Anthropomorphism: the attribution of human characteristics to a god, animal, or object.

 

It’s frowned upon, this attributing human characteristics to non-human entities. It’s considered naive at best, woefully ignorant and dangerous at worst. This is something children do because they don’t know any better.

But poets do the same, as do holy women and men. Metaphorically, perhaps, but they do it. And our lives our better for it because we find ourselves in relationship with beings and things we would never be otherwise.

The sun rising like a bridegroom from his wedding canopy, finding joy in the daily run across the sky. The cosmology might be a bit off, but the gist of it is true: there is nothing in this entire creation that isn’t connected in one way or another.

It’s better to see in the arc of the sun a living spirit than to look upon this creation as nothing but a collection of objects without purpose or soul.

 

Tuning In

Offered by Bill Albritton, teacher, singer, prayerful writer…

There is no speech, nor are there words; their voice is not heard.

When I was a young lad, sitting through a sermon on a hot Sunday morning in  Tennessee wasn’t always a very pleasant experience. Yet I will never forget one such experience when the preacher started out his homily with something like: God’s voice is everywhere. He went on to say that God is talking to each of us all the time. He used the analogy of radio waves being all around us that morning but we don’t hear them because we don’t have radios turned on and tuned in. And then he said something like: We need to tune in to God’s station to receive God’s message to us.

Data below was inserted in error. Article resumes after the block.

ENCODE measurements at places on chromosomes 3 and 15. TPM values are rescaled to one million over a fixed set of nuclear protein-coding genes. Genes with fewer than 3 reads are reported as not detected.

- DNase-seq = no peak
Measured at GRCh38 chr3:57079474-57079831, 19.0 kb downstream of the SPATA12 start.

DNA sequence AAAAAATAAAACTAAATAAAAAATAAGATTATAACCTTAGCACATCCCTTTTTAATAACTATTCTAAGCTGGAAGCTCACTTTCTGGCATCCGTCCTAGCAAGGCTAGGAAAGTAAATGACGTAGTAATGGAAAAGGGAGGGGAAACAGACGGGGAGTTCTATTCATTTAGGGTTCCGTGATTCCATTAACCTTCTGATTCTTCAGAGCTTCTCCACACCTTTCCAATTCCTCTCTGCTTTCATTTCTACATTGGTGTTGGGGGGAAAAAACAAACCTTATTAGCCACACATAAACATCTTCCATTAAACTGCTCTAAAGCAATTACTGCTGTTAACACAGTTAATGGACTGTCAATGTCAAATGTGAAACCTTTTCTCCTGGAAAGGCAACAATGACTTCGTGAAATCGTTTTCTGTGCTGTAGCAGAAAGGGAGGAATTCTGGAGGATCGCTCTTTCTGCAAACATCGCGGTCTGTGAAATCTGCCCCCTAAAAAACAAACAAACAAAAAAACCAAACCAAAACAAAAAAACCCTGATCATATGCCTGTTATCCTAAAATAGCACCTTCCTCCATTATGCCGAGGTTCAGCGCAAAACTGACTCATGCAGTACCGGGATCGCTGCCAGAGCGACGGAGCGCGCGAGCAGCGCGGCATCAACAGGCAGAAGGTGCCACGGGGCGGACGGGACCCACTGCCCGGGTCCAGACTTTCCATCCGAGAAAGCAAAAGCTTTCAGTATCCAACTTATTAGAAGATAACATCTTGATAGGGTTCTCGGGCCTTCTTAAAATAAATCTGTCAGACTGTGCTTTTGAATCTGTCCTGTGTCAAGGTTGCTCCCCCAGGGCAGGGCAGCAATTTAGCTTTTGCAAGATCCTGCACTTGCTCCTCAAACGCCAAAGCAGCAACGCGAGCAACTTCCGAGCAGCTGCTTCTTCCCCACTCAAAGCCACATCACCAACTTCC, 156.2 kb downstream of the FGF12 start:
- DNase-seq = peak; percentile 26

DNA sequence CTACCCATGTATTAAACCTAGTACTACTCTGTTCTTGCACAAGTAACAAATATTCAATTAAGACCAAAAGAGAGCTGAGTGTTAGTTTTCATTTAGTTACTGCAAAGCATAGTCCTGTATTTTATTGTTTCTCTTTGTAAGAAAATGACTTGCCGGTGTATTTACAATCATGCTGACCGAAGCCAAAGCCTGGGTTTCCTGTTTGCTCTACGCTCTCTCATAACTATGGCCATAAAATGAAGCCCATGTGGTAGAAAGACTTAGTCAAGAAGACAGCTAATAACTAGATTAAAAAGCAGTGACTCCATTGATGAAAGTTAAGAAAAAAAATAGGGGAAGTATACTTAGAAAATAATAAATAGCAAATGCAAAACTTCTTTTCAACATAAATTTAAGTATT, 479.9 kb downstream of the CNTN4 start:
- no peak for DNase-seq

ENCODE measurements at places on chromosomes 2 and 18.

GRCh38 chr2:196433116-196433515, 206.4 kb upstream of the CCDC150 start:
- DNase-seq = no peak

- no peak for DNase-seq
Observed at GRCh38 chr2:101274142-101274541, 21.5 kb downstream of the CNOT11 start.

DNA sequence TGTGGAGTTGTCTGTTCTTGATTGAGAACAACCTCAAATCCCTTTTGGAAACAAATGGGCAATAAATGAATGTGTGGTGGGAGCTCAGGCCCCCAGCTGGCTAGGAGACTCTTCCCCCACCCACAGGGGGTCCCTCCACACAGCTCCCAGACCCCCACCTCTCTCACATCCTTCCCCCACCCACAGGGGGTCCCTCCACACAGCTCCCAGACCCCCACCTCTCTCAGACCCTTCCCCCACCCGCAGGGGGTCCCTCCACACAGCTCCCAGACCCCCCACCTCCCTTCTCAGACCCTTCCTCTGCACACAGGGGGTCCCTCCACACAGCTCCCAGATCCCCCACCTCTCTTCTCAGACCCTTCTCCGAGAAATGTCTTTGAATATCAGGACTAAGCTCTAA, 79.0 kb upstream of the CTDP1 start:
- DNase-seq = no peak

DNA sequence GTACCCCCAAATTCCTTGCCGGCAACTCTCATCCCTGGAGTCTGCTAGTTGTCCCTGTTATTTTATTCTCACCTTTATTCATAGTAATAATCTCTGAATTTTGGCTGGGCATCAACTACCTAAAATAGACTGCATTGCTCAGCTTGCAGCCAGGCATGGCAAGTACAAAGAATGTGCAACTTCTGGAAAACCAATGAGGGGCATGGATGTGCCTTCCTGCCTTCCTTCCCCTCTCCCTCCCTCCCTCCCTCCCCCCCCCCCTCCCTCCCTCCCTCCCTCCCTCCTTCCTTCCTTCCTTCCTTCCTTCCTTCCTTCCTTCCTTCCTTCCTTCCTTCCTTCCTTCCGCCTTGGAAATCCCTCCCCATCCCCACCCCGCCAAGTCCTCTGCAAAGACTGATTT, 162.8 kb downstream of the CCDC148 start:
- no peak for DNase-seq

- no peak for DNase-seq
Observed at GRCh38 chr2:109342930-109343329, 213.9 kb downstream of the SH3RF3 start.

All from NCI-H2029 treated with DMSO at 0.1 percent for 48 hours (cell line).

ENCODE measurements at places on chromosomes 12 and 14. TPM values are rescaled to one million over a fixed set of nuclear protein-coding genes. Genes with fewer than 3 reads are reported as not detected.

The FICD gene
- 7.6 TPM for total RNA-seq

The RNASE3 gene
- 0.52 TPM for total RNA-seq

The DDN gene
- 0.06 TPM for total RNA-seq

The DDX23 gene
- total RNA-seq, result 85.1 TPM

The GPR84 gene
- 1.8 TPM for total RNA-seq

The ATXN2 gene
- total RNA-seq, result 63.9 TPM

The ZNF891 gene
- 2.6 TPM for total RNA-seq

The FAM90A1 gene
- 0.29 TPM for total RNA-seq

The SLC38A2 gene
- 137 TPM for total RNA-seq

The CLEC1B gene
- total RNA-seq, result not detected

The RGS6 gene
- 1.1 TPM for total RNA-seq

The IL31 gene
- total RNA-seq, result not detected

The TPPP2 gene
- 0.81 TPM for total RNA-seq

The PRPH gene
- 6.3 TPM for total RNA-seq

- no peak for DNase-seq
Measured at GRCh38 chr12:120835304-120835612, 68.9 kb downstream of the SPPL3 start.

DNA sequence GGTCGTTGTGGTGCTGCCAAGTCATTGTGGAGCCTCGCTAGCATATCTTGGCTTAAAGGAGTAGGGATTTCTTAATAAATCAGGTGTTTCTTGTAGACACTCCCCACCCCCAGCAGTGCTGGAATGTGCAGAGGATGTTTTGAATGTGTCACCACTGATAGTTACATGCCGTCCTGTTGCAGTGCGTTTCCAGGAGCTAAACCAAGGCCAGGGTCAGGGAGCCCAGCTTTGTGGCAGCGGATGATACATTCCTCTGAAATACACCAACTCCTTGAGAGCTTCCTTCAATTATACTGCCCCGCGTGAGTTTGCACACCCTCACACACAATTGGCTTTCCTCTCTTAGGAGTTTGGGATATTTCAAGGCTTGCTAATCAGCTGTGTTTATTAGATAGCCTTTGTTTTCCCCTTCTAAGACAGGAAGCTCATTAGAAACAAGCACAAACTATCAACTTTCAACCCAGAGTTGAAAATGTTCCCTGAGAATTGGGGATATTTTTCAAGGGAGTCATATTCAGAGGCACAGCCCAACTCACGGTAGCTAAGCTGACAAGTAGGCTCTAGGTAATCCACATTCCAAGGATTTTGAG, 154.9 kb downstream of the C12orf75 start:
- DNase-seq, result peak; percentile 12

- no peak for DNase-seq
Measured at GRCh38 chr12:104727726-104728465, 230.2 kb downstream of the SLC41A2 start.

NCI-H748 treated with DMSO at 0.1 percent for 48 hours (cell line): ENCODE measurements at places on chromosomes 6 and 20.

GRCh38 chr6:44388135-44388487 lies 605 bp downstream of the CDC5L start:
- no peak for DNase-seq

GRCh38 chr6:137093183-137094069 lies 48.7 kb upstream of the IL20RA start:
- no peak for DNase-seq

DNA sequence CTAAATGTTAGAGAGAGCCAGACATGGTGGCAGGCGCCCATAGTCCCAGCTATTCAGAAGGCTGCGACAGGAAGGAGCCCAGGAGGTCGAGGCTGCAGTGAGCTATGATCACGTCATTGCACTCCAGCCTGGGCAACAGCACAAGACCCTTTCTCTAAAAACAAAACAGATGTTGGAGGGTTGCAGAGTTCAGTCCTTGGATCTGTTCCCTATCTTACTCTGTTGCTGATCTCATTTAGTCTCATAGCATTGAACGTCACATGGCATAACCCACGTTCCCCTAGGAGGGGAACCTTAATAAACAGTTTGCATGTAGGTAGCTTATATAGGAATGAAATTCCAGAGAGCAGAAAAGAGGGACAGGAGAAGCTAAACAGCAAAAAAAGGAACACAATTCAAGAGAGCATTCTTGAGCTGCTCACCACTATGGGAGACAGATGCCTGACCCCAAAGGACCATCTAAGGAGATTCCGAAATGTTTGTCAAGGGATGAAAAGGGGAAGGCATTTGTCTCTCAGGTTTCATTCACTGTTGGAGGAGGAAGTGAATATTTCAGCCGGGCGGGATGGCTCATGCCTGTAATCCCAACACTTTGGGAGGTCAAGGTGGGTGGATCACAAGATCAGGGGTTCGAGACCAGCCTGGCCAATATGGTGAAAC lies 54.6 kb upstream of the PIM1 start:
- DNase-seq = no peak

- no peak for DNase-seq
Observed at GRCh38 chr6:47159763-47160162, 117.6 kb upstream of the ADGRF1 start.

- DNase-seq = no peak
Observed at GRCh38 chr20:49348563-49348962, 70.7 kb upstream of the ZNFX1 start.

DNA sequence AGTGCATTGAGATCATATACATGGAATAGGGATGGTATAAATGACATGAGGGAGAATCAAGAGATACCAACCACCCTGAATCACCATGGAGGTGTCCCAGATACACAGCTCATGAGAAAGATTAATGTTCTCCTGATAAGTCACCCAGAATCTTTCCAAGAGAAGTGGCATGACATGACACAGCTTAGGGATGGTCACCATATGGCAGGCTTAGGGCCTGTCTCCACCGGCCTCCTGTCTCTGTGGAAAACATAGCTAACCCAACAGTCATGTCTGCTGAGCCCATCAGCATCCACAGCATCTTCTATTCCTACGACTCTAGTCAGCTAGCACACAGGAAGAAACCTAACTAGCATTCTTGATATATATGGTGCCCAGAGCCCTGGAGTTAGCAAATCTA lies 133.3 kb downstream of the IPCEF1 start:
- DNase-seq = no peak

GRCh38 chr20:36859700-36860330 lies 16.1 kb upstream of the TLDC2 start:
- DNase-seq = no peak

As Johnna suggested in the first verse of this magnificent Psalm, it is good to get our heads up and look around in order to appreciate the Creator’s handiwork. Perhaps it is good to spend time tuning in as well.

I know I need to be doing more of it, and that means I can’t be doing all the talking. Crosby, Stills, Nash, and Young asked the musical question back in the early ’80’s: when everyone is talking and no one is listening, how can we decide? 

Indeed.

[Quote from Crosby, Stills, and Nash; Daylight AgainDaylight Again, 1982; Rudy Records, Devonshire Sound and Sea West; recorded 1980-1981]